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Criminalizing poverty: a case of police stereotyping and brutality in Mathare Slums of Nairobi, Kenya

What is it that rings in the minds of people when the word ‘slum’ is mentioned? Crime? Drugs? Poverty?

As we enter Mathare Social Justice Centre, we ask ourselves what it is that social justice means to these people, because right at the entrance to their main office are the words ‘Mathare Social Justice Centre’. And if they get it, how are they seeking to achieve it. Our answers lie within the confines of the hall and so, up the stairs we go.

Inside the hall, is what comes out at first as deafening noise. As we move closer, we realize that a young man is chanting the word ‘social’ while a seated audience shouts back ‘justice’. Afterwards, he says ‘Human’ and his audience who are very keen replies in a chorus with the word ‘rights’.

We then listen to rap music. In the songs they have composed, the lyrics are meant to tell others that they too are humans and deserve to be treated so; that they too have rights. They condemn extra judicial killings as well as stereotyping by cops that slum dwellers are thugs and abuse drugs and substances. The cops must be doing real bad things to them.

As Mobile Journalism Africa, we seek to tell human interest stories; stories that change lives and of people changing lives, so when we heard that at Mathare Social Justice Hall, the youth are using art to communicate, we headed straight there. In our company is Yusuf Omar, co-founder of Hashtag our Stories. Our main objective? To find out how they are using art to achieve social justice.

Our interviews with different young men and women there reveal a common thing: slums are assumed to be dens of poverty, drug and substance abuse and crime. Unfortunately, the police, too, think the same. And it is for this reason that they round up innocent citizens and even gun them down.

Different reports reveal different extents to which the police in Kenya conduct extra-judicial killings. According to Amnesty International Kenya, for instance, 200 men are killed each year in circumstances that fall short of the National Police Service Act. According to the reports published by Missing Voices, figures published are never true reflections of extrajudicial executions and enforced disappearances in Kenya. “The figures could be higher but there is no existing official database of police killings or enforced disappearances.” This therefore makes it difficult to even begin speaking of the number of people killed or forced to disappear by police, especially in the slums such as Mathare.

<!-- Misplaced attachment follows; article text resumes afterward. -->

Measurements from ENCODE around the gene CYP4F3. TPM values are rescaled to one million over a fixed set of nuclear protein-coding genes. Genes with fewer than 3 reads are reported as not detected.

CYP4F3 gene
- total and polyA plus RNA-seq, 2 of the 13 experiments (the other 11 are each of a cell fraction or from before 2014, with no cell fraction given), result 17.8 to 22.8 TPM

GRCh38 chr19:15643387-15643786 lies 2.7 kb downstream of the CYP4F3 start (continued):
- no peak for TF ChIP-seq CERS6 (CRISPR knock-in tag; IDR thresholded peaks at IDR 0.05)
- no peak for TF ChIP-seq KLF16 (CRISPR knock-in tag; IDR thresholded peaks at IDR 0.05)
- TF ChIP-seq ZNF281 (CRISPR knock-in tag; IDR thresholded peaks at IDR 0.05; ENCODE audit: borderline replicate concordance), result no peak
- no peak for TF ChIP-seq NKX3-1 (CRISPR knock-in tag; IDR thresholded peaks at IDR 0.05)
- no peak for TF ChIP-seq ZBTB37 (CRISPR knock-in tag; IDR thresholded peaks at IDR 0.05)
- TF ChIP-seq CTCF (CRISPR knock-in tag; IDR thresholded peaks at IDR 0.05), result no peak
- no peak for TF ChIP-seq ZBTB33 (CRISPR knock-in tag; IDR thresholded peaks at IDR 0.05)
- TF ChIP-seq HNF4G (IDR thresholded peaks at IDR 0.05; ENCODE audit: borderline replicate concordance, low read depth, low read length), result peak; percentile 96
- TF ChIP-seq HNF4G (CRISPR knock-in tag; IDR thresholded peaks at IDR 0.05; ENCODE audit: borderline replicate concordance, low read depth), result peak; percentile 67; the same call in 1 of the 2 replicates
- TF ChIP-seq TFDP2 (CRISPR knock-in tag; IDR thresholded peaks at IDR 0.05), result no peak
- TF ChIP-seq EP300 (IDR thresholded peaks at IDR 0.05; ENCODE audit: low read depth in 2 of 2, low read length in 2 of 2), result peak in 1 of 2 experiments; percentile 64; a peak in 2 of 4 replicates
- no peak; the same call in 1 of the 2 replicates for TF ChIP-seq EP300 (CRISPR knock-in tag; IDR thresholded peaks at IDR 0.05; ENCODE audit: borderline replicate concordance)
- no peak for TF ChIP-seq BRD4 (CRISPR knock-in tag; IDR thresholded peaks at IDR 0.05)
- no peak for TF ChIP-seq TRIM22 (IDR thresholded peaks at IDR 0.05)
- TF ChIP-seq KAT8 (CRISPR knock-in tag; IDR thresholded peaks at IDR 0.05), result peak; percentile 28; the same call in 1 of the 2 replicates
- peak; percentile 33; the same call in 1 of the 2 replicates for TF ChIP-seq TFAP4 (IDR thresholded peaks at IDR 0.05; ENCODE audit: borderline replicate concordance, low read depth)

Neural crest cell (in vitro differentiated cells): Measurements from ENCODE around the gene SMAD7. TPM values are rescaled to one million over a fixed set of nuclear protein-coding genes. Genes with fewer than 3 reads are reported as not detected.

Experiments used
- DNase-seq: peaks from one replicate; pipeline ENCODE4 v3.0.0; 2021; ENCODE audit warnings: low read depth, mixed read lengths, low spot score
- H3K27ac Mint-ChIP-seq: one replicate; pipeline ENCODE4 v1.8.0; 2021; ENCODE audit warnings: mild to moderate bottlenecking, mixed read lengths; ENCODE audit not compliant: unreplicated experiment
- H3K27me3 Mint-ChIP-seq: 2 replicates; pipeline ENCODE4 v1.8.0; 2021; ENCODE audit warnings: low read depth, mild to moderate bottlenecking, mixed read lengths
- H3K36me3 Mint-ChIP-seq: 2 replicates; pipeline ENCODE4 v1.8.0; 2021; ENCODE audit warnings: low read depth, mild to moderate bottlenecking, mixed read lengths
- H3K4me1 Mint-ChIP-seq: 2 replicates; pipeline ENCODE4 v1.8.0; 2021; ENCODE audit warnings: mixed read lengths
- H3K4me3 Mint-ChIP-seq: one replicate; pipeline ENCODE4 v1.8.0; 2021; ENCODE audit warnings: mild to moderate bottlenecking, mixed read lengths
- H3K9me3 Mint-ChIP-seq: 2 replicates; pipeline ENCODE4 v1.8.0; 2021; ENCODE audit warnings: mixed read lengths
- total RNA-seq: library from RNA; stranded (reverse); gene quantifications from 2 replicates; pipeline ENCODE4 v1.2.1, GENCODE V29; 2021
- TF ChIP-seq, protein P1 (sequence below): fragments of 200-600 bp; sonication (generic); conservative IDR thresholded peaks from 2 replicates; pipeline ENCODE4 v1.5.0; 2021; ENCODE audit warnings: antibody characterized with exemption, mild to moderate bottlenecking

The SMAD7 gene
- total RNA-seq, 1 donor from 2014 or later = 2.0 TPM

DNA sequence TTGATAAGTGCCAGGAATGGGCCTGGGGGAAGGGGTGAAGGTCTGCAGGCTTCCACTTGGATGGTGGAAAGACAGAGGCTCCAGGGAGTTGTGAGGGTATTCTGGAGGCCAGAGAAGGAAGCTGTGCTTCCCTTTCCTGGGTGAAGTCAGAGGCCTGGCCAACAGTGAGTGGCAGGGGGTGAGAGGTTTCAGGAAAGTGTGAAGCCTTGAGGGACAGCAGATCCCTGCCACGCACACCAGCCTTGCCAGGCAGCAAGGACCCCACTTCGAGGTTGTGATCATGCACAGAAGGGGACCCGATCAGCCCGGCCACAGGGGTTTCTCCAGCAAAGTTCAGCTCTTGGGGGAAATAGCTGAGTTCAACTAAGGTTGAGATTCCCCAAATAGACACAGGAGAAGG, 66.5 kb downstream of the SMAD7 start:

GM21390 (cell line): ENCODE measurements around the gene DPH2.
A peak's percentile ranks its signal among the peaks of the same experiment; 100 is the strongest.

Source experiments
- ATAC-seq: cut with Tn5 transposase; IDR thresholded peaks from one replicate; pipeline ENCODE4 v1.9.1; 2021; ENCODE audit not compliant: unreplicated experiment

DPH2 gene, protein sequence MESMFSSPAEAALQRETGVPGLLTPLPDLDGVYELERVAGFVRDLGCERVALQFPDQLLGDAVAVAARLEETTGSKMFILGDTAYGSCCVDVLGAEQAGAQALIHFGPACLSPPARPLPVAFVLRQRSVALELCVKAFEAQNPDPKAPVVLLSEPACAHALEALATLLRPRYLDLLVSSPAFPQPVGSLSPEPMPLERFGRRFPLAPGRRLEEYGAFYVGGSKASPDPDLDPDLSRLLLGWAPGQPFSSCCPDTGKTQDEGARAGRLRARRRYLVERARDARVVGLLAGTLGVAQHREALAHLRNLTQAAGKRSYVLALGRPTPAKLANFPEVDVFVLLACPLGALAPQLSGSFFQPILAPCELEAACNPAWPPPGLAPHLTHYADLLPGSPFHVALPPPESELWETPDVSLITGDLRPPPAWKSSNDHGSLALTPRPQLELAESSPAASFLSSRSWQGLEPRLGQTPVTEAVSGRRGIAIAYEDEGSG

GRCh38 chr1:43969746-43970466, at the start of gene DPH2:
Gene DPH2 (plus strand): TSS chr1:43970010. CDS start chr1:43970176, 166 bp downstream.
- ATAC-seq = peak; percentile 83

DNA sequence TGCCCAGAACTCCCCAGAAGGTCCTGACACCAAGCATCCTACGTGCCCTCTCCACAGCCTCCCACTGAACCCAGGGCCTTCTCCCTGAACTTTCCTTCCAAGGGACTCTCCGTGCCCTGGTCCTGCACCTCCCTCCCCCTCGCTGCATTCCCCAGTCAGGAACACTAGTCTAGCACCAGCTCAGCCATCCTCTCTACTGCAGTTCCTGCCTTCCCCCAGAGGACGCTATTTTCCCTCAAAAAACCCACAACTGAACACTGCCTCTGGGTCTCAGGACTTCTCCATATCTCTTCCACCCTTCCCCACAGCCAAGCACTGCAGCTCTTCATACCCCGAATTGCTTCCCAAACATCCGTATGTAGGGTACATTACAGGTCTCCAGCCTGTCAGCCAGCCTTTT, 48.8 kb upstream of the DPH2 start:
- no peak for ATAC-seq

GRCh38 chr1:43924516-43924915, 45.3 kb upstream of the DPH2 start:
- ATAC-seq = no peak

According to Juliet Wanjira, the co-founder of Mathare Social Justice Centre and Carine Umutoniwase, the Director-Footprints for Change, the police have criminalized poverty in the slums. The police have made it a habit to raid the slums and apprehend innocent citizens heaping on them charges ranging from being drunk and disorderly to planning felony. This they do with a dangerous assumption that if you live in the slums, you are either a criminal or on drugs.

The youth in Mathare, one of the largest slums in Nairobi want to disapprove the police as well as sensitize the public that really, not everyone who lives in the slums is a criminal and or drug addict. This they are doing using art.

How art is used to combat violence

There are killer cops in these areas who simply decide to execute, something that has upset the residents of Mathare slums. They cannot fathom how the cops are turning themselves into judges, going ahead to rule out execution as the proper punitive measure. Additionally, the cops go ahead to use ridiculous allegations as cover up.

“When you walk alone, you easily get yourself arrested; you are taken in as a criminal,” a young man who sought anonymity commented. “At times, they just gun you down.”

“On Tuesday, police arrested eight people whose arrests were not even accounted for,” he added.

“Two police lorries came yesterday and started terrorizing us,” said Juliet Wanjera.

When we asked if they had a footage of the happenings, she said, “we could not take a footage since everyone was running.” “A policeman took a tire and threw it to a house, starting a fire. They are waging wars on us instead of protecting us.”

Most of the things happening in the slums do not get the light of day. It is a remote possibility to just stand and point out these social injustices. But when this is done through art; music, painting, dance, spoken word, it becomes easier. No media house will take up their story, and even if the media are willing, no one will openly come out to speak on the behalf of others.

“The art is used to express the issues affecting us in our community since we do not have much choice on how to air them,”

These forums where they perform also help avert others who are highly likely to get engaged in drugs and substance abuse and crime.


Ochieng' Obunga, a Writer at large, is the founding Chief Editor of Mobile Journalism Africa.

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